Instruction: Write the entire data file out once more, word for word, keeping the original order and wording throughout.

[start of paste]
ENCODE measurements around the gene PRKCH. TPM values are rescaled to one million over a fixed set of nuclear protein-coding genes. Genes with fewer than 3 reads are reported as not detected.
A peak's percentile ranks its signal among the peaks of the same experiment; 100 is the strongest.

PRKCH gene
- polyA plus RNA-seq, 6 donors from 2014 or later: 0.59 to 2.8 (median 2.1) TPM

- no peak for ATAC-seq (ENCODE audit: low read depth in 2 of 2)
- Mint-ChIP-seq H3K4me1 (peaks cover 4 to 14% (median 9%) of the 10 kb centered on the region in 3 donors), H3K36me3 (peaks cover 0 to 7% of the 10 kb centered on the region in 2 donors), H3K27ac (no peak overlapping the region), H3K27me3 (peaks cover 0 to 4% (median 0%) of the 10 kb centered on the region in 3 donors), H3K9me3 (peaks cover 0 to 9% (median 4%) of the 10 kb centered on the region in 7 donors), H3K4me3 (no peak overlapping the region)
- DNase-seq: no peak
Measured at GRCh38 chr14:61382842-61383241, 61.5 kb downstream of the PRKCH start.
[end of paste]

ENCODE measurements around the gene PRKCH. TPM values are rescaled to one million over a fixed set of nuclear protein-coding genes. Genes with fewer than 3 reads are reported as not detected.
A peak's percentile ranks its signal among the peaks of the same experiment; 100 is the strongest.

PRKCH gene
- polyA plus RNA-seq, 6 donors from 2014 or later: 0.59 to 2.8 (median 2.1) TPM

- no peak for ATAC-seq (ENCODE audit: low read depth in 2 of 2)
- Mint-ChIP-seq H3K4me1 (peaks cover 4 to 14% (median 9%) of the 10 kb centered on the region in 3 donors), H3K36me3 (peaks cover 0 to 7% of the 10 kb centered on the region in 2 donors), H3K27ac (no peak overlapping the region), H3K27me3 (peaks cover 0 to 4% (median 0%) of the 10 kb centered on the region in 3 donors), H3K9me3 (peaks cover 0 to 9% (median 4%) of the 10 kb centered on the region in 7 donors), H3K4me3 (no peak overlapping the region)
- DNase-seq: no peak
Measured at GRCh38 chr14:61382842-61383241, 61.5 kb downstream of the PRKCH start.